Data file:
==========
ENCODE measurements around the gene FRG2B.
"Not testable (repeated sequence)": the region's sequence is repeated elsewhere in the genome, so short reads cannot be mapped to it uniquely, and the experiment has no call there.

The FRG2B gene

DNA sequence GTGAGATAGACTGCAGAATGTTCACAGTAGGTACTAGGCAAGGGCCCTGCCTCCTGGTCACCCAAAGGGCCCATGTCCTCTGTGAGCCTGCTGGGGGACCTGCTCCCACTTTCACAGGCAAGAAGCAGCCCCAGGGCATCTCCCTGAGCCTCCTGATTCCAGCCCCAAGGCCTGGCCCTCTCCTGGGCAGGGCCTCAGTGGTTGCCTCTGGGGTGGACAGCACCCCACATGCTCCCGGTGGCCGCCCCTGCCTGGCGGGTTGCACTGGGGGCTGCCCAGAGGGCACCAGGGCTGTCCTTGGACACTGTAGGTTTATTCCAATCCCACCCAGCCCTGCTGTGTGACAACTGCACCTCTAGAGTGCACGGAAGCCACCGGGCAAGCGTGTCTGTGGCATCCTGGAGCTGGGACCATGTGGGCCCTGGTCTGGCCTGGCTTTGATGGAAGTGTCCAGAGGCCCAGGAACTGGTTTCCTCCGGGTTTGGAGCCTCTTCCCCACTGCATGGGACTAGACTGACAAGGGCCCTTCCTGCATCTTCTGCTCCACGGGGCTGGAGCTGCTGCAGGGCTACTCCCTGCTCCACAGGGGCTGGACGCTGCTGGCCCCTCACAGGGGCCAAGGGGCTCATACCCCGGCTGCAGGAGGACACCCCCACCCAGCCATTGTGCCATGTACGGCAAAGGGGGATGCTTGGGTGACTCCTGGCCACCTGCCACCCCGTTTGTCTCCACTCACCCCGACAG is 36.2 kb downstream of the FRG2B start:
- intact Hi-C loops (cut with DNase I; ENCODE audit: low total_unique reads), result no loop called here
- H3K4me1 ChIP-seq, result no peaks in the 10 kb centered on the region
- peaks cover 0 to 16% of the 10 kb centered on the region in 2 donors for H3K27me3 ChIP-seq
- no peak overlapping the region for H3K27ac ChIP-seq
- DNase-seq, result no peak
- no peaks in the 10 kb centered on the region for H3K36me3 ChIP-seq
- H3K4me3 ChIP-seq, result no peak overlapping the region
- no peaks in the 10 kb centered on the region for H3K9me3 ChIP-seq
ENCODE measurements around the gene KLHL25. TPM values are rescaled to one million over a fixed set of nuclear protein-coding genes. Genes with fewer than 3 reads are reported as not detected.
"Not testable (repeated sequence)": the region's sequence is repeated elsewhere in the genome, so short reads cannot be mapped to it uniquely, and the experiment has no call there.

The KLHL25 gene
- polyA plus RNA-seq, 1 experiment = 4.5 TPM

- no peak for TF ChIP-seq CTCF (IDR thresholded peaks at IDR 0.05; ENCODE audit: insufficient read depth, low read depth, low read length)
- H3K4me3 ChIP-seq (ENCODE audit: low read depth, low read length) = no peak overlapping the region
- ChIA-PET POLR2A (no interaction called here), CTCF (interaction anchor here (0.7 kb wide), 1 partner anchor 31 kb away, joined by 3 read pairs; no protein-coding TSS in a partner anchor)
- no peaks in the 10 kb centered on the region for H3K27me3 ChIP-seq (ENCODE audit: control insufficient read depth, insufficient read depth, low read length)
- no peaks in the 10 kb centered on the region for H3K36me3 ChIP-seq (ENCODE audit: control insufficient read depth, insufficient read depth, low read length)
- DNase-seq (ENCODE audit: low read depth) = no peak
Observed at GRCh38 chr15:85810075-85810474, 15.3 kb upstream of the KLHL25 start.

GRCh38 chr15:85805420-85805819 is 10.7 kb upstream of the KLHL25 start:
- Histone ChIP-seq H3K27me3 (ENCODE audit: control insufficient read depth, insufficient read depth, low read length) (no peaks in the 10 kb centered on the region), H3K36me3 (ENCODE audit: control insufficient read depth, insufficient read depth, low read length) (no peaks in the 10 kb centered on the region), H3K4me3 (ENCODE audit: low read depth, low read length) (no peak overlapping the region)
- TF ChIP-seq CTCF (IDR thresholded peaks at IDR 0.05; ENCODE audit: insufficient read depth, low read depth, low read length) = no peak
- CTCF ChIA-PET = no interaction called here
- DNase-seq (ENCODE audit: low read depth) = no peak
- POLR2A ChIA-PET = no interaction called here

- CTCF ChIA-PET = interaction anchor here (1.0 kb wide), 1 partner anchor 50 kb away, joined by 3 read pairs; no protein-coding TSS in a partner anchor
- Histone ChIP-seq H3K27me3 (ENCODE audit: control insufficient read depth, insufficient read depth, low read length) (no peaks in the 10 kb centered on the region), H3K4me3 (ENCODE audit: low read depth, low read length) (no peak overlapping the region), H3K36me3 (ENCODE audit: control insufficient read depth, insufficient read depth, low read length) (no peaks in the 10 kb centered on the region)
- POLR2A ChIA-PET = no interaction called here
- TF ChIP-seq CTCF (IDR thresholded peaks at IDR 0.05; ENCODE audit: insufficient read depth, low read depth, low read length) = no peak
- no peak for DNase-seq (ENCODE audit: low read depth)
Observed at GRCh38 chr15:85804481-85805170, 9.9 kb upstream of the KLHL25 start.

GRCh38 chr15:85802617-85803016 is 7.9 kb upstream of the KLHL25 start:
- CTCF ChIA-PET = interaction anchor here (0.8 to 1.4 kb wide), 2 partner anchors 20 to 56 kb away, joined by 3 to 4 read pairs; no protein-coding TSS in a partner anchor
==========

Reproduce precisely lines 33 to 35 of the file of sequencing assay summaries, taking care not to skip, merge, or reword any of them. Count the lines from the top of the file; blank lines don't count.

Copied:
- TF ChIP-seq CTCF (IDR thresholded peaks at IDR 0.05; ENCODE audit: insufficient read depth, low read depth, low read length) = no peak
- no peak for DNase-seq (ENCODE audit: low read depth)
Observed at GRCh38 chr15:85804481-85805170, 9.9 kb upstream of the KLHL25 start.